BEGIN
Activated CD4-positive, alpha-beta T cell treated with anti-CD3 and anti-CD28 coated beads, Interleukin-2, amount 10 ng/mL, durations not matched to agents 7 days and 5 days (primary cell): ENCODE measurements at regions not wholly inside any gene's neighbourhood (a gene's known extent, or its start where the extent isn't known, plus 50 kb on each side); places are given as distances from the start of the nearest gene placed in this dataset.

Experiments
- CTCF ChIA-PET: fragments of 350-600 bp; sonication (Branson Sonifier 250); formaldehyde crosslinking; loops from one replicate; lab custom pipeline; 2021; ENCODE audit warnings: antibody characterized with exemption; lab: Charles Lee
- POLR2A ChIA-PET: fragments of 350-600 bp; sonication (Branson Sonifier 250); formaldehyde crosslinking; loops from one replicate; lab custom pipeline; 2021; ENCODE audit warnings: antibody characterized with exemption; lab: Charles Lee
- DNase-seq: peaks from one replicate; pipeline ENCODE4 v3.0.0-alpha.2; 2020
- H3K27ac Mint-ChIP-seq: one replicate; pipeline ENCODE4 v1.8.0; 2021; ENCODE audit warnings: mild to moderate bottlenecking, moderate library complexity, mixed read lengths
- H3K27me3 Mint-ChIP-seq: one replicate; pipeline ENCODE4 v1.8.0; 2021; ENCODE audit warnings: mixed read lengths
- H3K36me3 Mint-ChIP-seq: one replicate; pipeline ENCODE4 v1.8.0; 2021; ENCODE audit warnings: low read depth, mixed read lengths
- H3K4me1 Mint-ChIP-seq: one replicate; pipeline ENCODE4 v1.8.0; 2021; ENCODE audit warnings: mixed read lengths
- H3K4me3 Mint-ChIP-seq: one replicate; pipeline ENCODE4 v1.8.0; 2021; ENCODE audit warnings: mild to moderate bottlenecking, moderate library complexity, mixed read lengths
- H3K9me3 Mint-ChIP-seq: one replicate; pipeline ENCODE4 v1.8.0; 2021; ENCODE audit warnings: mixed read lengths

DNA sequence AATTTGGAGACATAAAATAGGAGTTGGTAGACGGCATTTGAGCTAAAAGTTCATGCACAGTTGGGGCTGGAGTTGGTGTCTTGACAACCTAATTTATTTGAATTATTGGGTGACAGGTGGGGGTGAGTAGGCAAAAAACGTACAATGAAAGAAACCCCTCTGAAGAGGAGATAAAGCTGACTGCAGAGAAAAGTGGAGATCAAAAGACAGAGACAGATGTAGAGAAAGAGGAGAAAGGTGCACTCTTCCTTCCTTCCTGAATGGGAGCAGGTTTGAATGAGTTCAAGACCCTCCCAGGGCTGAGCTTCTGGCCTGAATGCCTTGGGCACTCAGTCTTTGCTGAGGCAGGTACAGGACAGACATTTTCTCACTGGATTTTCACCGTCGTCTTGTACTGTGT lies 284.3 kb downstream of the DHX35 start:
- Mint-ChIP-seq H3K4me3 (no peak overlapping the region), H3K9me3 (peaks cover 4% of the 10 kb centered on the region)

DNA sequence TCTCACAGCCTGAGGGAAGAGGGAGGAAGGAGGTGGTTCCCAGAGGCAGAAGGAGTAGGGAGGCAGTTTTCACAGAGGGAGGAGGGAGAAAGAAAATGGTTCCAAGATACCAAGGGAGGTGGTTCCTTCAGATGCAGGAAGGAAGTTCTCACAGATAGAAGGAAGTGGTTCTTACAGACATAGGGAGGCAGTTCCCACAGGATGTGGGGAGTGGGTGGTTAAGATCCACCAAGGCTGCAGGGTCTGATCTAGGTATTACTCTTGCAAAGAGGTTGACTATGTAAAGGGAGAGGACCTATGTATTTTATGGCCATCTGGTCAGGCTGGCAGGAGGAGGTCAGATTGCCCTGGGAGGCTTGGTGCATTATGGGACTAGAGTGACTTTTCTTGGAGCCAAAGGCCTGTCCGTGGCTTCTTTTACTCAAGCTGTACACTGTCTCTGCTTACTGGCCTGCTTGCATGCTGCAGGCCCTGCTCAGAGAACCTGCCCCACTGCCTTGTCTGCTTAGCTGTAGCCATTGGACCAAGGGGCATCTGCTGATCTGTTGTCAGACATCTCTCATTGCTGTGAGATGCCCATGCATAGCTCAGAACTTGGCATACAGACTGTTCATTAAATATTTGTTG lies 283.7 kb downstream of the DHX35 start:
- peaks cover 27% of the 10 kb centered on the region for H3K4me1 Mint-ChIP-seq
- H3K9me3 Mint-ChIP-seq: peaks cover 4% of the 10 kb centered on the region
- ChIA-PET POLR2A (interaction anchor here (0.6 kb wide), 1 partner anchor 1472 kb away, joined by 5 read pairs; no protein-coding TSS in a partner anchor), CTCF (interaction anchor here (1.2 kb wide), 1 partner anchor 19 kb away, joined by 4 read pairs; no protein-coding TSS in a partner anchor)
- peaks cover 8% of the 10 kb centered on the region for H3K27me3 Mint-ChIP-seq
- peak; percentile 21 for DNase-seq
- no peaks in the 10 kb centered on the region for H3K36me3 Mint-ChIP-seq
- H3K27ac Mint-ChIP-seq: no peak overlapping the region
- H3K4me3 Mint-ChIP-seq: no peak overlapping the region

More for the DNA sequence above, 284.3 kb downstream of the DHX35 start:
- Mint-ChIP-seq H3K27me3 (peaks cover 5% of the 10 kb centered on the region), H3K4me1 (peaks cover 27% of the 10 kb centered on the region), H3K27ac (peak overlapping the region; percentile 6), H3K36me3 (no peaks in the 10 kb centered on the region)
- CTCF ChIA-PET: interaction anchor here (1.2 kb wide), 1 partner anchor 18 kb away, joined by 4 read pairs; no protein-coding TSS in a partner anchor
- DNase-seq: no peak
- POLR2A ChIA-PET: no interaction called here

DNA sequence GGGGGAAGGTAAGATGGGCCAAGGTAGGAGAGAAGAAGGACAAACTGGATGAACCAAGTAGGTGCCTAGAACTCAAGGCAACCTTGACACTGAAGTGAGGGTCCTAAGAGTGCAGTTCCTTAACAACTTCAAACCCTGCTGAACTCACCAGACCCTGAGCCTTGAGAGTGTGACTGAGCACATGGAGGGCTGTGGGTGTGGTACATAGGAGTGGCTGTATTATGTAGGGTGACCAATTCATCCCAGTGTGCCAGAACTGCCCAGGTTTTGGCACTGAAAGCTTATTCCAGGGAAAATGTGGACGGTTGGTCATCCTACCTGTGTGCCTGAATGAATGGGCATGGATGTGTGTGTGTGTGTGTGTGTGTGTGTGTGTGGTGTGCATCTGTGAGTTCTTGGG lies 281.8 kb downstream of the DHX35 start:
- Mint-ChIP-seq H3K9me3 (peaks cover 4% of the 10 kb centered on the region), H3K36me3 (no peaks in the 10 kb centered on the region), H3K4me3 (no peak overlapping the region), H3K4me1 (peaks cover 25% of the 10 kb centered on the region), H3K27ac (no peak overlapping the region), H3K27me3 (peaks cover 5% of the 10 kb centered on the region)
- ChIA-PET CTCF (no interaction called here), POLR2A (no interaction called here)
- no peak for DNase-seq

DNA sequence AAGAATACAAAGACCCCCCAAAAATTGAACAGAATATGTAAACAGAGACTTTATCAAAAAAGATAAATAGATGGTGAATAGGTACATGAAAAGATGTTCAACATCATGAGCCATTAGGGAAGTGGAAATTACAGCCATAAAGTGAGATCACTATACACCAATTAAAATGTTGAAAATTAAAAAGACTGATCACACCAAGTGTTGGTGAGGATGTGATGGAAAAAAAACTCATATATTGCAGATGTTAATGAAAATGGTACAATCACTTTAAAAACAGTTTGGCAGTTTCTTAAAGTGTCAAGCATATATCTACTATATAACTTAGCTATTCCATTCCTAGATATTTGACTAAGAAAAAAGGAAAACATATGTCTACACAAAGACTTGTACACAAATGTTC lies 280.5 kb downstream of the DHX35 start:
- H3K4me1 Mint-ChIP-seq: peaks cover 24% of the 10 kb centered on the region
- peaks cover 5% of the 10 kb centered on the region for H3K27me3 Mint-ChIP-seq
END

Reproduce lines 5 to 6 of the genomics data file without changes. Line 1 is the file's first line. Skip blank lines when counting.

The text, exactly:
- DNase-seq: peaks from one replicate; pipeline ENCODE4 v3.0.0-alpha.2; 2020
- H3K27ac Mint-ChIP-seq: one replicate; pipeline ENCODE4 v1.8.0; 2021; ENCODE audit warnings: mild to moderate bottlenecking, moderate library complexity, mixed read lengths